A simple but serious MySQL and MariaDB authentication bypass flaw has been revealed by MariaDB security coordinator Sergei Golubchik, and exploits targeting it have already been found in the wild.
“When a user connects to MariaDB/MySQL, a token (SHA over a password and a random scramble string) is calculated and compared with the expected value. Because of incorrect casting, it might’ve happened that the token and the expected value were considered equal, even if the memcmp() returned a non-zero value. In this case MySQL/MariaDB would think that the password is correct, even while it is not. Because the protocol uses random strings, the probability of hitting this bug is about 1/256,” Golubchik explained.
An attacker who knows a correct username (usually the ubiquitous “root”) can easily connect using a random password by repeating connection attempts.
“~300 attempts takes only a fraction of second, so basically account password protection is as good as nonexistent,” wrote Golubchik.
Metaisploit’s HD Moore says that, so far, 64-bit versions of Ubuntu Linux, OpenSuSE 12.1 64-bit, Fedora 16 64-bit and Arch Linux have been found to have vulnerable MySQL releases, while a number of Debian, Gentoo, CentOS and SuSE versions – as well as the official builds from MySQL and MariaDB – seem not to be affected.
“If you are approaching this issue from the perspective of a penetration tester, this will be one of the most useful MySQL tricks for some time to come,” he pointed out. “One feature of Metasploit you should be familiar with is the mysql_hashdump module. This module uses a known username and password to access the master user table of a MySQL server and dump it into a locally-stored ‘loot’ file. This can be easily cracked using a tool like John the Ripper, providing clear-text passwords that may provide further access.”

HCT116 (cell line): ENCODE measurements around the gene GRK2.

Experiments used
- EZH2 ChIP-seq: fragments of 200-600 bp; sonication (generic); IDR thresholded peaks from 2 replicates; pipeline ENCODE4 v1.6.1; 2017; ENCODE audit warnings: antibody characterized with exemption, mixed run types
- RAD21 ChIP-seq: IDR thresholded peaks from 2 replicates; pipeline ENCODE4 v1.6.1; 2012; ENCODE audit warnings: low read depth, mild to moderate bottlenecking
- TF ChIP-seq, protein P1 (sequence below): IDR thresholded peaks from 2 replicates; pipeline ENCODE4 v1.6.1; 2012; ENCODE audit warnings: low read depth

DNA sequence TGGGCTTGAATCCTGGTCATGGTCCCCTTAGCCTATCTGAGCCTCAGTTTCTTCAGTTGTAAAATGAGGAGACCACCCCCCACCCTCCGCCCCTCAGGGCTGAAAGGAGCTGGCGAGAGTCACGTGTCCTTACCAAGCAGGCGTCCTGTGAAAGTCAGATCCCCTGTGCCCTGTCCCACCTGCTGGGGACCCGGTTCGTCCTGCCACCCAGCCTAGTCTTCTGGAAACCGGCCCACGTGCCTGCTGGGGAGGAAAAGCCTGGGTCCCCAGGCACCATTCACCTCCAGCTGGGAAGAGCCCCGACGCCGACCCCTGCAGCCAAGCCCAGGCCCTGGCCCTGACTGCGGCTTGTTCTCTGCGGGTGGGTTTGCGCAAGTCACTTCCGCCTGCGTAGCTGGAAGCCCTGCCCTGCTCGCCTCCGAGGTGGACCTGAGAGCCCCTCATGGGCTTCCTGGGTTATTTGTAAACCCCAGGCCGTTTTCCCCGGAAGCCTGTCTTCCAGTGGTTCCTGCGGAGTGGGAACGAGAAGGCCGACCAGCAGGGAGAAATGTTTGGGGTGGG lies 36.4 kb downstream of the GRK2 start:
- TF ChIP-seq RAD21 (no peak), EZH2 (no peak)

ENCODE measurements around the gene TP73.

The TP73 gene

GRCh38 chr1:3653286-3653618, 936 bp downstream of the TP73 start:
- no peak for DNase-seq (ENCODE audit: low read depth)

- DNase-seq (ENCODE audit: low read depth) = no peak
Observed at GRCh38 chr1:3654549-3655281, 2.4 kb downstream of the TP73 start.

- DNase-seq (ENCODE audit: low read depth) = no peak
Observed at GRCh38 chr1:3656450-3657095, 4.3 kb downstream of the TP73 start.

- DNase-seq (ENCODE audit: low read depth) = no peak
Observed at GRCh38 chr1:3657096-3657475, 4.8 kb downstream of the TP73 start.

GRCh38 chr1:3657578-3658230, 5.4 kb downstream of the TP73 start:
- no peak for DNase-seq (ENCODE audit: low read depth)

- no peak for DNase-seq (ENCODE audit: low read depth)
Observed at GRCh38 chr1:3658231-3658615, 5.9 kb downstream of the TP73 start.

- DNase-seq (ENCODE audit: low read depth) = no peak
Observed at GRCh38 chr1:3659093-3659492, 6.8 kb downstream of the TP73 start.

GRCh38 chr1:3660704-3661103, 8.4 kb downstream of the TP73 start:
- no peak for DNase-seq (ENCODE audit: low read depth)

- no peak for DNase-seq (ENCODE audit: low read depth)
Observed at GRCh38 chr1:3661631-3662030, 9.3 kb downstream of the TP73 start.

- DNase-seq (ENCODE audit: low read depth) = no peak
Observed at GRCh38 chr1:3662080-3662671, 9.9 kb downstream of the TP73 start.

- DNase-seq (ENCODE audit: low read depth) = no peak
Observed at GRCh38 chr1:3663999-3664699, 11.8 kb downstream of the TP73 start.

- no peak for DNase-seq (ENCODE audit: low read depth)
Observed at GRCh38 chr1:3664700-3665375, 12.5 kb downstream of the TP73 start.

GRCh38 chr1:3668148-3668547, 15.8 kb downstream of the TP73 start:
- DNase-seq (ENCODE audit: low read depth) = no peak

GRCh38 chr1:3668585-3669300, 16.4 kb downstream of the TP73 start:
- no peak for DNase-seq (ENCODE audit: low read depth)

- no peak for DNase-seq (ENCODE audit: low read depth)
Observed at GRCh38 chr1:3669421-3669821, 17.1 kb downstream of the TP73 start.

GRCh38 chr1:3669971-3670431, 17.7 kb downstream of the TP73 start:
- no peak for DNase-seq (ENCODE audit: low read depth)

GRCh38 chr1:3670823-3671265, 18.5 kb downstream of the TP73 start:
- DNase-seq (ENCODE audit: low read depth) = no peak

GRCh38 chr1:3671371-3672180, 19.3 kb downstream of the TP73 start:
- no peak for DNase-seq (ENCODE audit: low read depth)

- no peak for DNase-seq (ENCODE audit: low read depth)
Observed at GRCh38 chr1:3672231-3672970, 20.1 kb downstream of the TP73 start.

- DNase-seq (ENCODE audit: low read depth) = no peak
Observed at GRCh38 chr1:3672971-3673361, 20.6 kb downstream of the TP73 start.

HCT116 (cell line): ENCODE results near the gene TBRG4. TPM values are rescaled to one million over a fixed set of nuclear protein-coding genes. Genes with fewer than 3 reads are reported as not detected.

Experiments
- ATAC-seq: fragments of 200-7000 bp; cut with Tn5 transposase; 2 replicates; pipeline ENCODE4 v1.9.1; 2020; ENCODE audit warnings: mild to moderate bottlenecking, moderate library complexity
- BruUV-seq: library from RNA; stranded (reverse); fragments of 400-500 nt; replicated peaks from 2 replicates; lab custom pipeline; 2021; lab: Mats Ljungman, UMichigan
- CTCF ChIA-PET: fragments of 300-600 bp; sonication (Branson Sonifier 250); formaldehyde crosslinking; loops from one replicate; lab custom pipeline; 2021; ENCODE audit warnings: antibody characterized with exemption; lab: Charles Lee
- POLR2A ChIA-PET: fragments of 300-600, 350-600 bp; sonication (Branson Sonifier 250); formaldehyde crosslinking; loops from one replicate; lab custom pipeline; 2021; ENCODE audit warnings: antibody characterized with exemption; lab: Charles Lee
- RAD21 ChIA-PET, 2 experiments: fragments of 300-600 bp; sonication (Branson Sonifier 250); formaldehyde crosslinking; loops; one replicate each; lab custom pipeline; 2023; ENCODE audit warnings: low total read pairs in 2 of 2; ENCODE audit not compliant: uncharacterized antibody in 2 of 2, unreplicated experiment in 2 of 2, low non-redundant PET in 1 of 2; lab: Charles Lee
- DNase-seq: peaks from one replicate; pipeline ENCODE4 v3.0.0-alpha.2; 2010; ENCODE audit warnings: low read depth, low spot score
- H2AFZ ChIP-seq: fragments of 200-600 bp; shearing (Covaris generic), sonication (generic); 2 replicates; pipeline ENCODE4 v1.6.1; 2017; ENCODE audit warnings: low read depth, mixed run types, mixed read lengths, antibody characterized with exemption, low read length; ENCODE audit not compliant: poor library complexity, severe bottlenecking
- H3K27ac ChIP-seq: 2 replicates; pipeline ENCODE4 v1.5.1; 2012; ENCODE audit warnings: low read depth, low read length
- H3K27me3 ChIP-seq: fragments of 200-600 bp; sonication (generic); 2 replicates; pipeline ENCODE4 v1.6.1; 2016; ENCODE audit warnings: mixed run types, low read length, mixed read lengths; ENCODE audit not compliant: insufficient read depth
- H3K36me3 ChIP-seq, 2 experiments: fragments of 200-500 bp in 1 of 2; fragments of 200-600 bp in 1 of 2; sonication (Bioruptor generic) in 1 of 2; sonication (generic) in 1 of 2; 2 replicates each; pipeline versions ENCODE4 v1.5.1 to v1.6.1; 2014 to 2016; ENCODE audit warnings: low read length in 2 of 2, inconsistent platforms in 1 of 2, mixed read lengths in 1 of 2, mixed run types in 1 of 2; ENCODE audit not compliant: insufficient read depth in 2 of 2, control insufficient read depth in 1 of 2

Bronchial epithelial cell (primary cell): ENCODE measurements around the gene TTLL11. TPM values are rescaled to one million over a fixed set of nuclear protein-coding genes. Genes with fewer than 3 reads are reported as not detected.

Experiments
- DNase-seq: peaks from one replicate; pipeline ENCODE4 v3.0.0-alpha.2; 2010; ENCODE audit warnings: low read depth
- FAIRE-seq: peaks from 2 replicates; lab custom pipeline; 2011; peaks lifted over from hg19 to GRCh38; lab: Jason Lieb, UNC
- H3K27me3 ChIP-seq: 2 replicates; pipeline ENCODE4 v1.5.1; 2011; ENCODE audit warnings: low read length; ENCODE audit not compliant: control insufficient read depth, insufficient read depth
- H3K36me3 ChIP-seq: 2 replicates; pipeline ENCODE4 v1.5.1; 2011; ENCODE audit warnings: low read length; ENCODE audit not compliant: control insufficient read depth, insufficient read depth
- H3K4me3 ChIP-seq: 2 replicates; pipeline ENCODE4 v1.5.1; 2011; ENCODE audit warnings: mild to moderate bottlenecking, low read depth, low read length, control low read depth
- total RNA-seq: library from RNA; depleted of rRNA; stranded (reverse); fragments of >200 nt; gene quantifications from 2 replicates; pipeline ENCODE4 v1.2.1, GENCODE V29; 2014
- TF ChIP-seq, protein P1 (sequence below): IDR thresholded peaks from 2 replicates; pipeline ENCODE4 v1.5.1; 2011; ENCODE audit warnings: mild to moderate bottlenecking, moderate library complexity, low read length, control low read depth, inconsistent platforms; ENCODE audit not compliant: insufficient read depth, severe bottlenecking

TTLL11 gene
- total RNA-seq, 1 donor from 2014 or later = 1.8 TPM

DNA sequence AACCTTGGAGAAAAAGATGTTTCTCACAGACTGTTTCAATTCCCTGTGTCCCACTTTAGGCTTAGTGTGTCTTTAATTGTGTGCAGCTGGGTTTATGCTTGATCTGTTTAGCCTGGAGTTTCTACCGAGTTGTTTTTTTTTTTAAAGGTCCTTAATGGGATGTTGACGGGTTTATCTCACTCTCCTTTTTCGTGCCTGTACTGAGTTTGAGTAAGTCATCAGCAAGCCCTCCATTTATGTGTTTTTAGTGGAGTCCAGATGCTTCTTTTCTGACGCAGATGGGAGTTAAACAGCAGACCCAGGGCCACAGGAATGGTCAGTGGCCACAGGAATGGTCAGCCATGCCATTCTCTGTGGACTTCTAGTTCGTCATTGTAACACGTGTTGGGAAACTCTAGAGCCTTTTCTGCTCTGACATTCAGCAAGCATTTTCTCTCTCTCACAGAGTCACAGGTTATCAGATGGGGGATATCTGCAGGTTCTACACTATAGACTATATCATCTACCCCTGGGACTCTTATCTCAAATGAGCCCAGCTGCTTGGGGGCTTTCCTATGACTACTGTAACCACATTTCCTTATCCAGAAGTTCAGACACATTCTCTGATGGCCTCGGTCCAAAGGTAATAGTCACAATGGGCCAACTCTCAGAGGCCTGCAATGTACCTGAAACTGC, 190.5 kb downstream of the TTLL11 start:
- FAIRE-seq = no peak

He also added that one of the Metasploit contributors has committed a threaded brute-force module that abuses the authentication bypass flaw to automatically dump the password database, making it possible to access the database using the cracked password hashes even if the flaw is fixed.
He advised administrators not to expose MySQL servers to the network unnecessarily, and if it must be done, to implement host-based access control.